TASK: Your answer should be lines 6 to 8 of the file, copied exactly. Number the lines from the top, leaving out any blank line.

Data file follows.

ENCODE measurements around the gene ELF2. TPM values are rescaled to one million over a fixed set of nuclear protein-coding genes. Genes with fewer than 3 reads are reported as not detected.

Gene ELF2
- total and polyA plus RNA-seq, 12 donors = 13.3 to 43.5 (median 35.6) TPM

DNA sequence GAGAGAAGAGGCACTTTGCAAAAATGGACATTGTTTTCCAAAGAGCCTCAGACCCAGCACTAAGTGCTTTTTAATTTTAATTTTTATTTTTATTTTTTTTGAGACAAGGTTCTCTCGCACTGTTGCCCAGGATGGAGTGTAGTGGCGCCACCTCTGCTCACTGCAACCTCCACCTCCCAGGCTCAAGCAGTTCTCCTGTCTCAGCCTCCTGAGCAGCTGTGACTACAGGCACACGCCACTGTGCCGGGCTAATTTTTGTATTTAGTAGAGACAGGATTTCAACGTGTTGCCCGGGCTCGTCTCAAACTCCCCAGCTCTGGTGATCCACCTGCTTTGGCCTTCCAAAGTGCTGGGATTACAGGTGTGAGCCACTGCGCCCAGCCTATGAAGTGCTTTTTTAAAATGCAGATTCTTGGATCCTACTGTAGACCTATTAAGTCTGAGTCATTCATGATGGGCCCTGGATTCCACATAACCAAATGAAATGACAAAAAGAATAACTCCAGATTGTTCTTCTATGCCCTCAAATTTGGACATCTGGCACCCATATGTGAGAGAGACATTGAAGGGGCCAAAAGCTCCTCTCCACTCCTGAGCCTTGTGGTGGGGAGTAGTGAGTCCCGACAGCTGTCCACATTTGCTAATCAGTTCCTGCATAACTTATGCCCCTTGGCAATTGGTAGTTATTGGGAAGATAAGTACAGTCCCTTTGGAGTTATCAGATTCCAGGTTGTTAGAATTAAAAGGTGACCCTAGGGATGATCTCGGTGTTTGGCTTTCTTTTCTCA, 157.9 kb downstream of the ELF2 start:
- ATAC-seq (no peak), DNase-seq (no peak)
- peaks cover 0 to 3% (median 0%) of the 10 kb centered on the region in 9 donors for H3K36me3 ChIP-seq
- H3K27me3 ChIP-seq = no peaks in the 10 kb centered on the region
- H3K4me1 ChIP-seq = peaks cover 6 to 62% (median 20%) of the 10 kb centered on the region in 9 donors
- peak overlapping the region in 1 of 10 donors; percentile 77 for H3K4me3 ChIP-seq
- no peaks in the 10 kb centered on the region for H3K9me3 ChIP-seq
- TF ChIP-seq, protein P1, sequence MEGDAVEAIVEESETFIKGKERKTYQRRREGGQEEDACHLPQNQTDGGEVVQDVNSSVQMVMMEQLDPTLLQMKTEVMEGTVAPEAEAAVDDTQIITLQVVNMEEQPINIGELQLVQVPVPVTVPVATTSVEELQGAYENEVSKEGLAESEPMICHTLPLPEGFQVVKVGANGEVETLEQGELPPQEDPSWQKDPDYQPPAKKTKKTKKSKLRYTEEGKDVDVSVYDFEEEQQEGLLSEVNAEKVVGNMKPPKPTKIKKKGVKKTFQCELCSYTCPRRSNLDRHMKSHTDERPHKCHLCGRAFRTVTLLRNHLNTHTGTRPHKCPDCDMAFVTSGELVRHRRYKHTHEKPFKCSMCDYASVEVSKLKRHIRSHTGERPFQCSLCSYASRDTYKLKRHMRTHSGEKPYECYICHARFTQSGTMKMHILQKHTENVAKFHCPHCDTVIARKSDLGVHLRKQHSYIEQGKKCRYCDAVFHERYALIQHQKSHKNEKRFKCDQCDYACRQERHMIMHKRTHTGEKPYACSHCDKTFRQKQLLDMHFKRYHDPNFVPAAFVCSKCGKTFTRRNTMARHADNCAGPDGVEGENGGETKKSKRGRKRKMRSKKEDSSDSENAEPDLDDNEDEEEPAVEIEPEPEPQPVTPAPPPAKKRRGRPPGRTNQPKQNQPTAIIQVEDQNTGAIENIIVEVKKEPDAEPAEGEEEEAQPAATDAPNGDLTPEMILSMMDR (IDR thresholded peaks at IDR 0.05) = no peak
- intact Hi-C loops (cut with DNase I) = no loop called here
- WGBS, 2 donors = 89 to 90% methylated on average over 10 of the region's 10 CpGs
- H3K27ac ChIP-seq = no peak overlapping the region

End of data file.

- peaks cover 0 to 3% (median 0%) of the 10 kb centered on the region in 9 donors for H3K36me3 ChIP-seq
- H3K27me3 ChIP-seq = no peaks in the 10 kb centered on the region
- H3K4me1 ChIP-seq = peaks cover 6 to 62% (median 20%) of the 10 kb centered on the region in 9 donors